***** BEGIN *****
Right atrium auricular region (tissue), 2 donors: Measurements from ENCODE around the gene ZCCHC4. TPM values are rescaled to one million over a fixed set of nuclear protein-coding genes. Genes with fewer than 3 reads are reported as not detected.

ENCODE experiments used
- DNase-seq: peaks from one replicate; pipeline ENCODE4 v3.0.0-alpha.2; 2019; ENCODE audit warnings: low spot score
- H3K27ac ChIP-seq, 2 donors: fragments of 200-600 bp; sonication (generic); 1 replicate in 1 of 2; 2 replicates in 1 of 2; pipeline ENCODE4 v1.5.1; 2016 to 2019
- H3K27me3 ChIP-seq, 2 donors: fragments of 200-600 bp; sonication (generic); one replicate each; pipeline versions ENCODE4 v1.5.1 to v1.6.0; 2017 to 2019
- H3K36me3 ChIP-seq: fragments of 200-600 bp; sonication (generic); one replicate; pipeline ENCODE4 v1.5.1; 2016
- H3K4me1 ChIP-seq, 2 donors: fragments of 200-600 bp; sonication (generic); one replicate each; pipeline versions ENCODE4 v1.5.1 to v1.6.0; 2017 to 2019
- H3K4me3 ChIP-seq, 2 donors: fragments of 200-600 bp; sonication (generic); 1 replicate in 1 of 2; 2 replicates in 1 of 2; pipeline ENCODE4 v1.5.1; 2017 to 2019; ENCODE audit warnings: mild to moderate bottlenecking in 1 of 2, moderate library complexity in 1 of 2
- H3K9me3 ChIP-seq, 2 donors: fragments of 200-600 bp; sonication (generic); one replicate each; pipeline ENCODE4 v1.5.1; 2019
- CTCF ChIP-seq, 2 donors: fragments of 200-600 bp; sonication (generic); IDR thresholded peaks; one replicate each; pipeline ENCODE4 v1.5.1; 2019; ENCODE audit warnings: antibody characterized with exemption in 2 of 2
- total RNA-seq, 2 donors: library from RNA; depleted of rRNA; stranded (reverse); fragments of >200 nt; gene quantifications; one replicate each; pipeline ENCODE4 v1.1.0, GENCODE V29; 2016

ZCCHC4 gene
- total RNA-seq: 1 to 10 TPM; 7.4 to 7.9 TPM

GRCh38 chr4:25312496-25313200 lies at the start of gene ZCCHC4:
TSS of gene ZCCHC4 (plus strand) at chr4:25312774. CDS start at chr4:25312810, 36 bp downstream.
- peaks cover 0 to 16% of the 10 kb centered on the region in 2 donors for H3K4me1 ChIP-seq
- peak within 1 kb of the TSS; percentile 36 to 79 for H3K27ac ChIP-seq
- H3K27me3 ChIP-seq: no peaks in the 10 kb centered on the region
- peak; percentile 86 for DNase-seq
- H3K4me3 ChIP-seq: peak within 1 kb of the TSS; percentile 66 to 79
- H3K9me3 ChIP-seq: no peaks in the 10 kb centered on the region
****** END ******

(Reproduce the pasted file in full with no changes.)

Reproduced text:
Right atrium auricular region (tissue), 2 donors: Measurements from ENCODE around the gene ZCCHC4. TPM values are rescaled to one million over a fixed set of nuclear protein-coding genes. Genes with fewer than 3 reads are reported as not detected.

ENCODE experiments used
- DNase-seq: peaks from one replicate; pipeline ENCODE4 v3.0.0-alpha.2; 2019; ENCODE audit warnings: low spot score
- H3K27ac ChIP-seq, 2 donors: fragments of 200-600 bp; sonication (generic); 1 replicate in 1 of 2; 2 replicates in 1 of 2; pipeline ENCODE4 v1.5.1; 2016 to 2019
- H3K27me3 ChIP-seq, 2 donors: fragments of 200-600 bp; sonication (generic); one replicate each; pipeline versions ENCODE4 v1.5.1 to v1.6.0; 2017 to 2019
- H3K36me3 ChIP-seq: fragments of 200-600 bp; sonication (generic); one replicate; pipeline ENCODE4 v1.5.1; 2016
- H3K4me1 ChIP-seq, 2 donors: fragments of 200-600 bp; sonication (generic); one replicate each; pipeline versions ENCODE4 v1.5.1 to v1.6.0; 2017 to 2019
- H3K4me3 ChIP-seq, 2 donors: fragments of 200-600 bp; sonication (generic); 1 replicate in 1 of 2; 2 replicates in 1 of 2; pipeline ENCODE4 v1.5.1; 2017 to 2019; ENCODE audit warnings: mild to moderate bottlenecking in 1 of 2, moderate library complexity in 1 of 2
- H3K9me3 ChIP-seq, 2 donors: fragments of 200-600 bp; sonication (generic); one replicate each; pipeline ENCODE4 v1.5.1; 2019
- CTCF ChIP-seq, 2 donors: fragments of 200-600 bp; sonication (generic); IDR thresholded peaks; one replicate each; pipeline ENCODE4 v1.5.1; 2019; ENCODE audit warnings: antibody characterized with exemption in 2 of 2
- total RNA-seq, 2 donors: library from RNA; depleted of rRNA; stranded (reverse); fragments of >200 nt; gene quantifications; one replicate each; pipeline ENCODE4 v1.1.0, GENCODE V29; 2016

ZCCHC4 gene
- total RNA-seq: 1 to 10 TPM; 7.4 to 7.9 TPM

GRCh38 chr4:25312496-25313200 lies at the start of gene ZCCHC4:
TSS of gene ZCCHC4 (plus strand) at chr4:25312774. CDS start at chr4:25312810, 36 bp downstream.
- peaks cover 0 to 16% of the 10 kb centered on the region in 2 donors for H3K4me1 ChIP-seq
- peak within 1 kb of the TSS; percentile 36 to 79 for H3K27ac ChIP-seq
- H3K27me3 ChIP-seq: no peaks in the 10 kb centered on the region
- peak; percentile 86 for DNase-seq
- H3K4me3 ChIP-seq: peak within 1 kb of the TSS; percentile 66 to 79
- H3K9me3 ChIP-seq: no peaks in the 10 kb centered on the region